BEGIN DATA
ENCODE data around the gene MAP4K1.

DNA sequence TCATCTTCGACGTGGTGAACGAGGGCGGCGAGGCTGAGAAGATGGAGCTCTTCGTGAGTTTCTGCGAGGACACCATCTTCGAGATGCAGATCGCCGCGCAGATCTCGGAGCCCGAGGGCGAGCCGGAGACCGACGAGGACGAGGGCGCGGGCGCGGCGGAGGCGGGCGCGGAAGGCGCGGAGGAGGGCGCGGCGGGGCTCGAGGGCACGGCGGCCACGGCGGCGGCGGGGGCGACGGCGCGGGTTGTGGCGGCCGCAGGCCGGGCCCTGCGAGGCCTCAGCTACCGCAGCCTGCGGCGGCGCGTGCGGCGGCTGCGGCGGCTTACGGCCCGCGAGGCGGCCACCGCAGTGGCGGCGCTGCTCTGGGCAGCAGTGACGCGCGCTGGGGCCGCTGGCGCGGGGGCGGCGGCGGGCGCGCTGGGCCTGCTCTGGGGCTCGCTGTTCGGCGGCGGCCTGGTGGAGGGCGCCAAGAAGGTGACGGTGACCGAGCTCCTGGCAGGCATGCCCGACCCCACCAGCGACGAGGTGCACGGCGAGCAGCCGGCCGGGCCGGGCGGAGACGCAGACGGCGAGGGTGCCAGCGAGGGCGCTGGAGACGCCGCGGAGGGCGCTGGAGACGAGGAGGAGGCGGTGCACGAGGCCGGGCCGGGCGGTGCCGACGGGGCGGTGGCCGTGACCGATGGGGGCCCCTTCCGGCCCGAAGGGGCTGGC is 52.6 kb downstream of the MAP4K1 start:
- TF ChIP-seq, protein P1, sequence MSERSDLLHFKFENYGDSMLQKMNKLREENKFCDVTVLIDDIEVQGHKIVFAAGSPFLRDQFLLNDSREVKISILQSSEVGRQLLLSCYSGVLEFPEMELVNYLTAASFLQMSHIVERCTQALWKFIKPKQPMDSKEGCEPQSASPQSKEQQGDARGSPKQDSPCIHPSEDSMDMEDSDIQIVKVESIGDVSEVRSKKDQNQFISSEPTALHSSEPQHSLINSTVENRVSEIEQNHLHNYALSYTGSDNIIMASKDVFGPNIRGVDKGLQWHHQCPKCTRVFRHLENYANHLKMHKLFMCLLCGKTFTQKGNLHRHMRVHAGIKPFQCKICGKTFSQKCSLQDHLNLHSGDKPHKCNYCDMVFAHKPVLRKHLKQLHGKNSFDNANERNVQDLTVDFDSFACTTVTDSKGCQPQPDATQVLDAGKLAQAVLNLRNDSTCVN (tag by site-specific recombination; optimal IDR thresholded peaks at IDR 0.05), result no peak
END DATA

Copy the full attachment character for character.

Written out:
ENCODE data around the gene MAP4K1.

DNA sequence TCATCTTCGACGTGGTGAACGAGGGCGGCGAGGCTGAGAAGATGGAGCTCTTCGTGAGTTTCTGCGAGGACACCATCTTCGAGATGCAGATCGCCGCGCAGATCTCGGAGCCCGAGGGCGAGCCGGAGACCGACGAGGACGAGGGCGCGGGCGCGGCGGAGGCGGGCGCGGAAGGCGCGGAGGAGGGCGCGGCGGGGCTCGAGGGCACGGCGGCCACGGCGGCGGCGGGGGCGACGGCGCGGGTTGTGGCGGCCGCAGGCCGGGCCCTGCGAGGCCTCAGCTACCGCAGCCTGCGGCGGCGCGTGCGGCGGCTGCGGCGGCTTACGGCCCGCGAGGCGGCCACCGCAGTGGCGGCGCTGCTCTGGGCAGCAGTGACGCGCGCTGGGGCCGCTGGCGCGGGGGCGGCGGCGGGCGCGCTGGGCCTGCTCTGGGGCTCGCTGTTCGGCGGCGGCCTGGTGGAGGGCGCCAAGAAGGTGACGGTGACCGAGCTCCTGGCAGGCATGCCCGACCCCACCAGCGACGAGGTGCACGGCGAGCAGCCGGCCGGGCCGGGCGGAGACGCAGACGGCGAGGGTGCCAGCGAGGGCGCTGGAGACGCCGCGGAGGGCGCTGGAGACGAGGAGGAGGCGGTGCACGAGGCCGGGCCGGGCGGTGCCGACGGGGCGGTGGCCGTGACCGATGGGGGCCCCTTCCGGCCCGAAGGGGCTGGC is 52.6 kb downstream of the MAP4K1 start:
- TF ChIP-seq, protein P1, sequence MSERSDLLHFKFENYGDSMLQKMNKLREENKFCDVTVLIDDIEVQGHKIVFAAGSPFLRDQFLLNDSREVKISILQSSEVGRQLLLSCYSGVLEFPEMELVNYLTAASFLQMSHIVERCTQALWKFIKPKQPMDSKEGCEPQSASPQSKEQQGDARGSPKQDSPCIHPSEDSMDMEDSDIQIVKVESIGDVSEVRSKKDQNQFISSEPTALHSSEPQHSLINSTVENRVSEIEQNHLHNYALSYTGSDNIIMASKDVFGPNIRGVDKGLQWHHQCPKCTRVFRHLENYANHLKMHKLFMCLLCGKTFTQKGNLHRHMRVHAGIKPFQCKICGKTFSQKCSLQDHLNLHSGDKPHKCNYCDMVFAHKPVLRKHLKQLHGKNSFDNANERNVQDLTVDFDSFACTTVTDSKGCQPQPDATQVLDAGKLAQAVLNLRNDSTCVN (tag by site-specific recombination; optimal IDR thresholded peaks at IDR 0.05), result no peak